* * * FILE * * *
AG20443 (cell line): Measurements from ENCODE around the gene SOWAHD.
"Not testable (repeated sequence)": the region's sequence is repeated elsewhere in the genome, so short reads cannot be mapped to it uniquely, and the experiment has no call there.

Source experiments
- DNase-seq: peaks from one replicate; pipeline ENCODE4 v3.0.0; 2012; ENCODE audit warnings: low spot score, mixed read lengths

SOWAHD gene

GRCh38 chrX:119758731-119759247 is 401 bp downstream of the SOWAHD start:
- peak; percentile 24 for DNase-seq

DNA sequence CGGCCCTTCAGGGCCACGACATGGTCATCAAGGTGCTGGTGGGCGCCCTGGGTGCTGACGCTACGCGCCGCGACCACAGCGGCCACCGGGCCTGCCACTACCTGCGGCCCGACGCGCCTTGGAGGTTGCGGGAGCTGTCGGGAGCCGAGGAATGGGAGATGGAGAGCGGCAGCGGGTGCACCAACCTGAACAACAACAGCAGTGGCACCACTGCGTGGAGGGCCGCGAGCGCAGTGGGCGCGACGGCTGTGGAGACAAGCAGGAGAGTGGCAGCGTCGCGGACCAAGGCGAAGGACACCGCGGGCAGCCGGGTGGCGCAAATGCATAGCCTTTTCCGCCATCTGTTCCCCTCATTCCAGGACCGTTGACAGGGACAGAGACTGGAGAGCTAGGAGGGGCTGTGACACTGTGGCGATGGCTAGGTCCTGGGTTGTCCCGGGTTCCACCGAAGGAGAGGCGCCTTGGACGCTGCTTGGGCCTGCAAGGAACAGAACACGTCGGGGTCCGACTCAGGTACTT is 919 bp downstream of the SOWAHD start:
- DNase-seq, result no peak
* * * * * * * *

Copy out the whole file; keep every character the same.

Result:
AG20443 (cell line): Measurements from ENCODE around the gene SOWAHD.
"Not testable (repeated sequence)": the region's sequence is repeated elsewhere in the genome, so short reads cannot be mapped to it uniquely, and the experiment has no call there.

Source experiments
- DNase-seq: peaks from one replicate; pipeline ENCODE4 v3.0.0; 2012; ENCODE audit warnings: low spot score, mixed read lengths

SOWAHD gene

GRCh38 chrX:119758731-119759247 is 401 bp downstream of the SOWAHD start:
- peak; percentile 24 for DNase-seq

DNA sequence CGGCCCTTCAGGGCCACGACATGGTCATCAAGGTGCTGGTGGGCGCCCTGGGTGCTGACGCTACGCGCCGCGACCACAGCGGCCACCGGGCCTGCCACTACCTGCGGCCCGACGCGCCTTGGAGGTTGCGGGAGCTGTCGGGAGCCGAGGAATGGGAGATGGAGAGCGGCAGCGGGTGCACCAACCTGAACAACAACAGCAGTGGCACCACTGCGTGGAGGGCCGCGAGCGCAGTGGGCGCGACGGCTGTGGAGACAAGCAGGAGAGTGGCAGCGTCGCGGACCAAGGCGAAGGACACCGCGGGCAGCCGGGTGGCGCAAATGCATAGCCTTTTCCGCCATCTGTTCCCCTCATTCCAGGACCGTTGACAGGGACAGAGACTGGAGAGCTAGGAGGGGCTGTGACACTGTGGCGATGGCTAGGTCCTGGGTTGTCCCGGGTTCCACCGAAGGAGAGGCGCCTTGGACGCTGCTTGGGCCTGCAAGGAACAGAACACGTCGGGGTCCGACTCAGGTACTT is 919 bp downstream of the SOWAHD start:
- DNase-seq, result no peak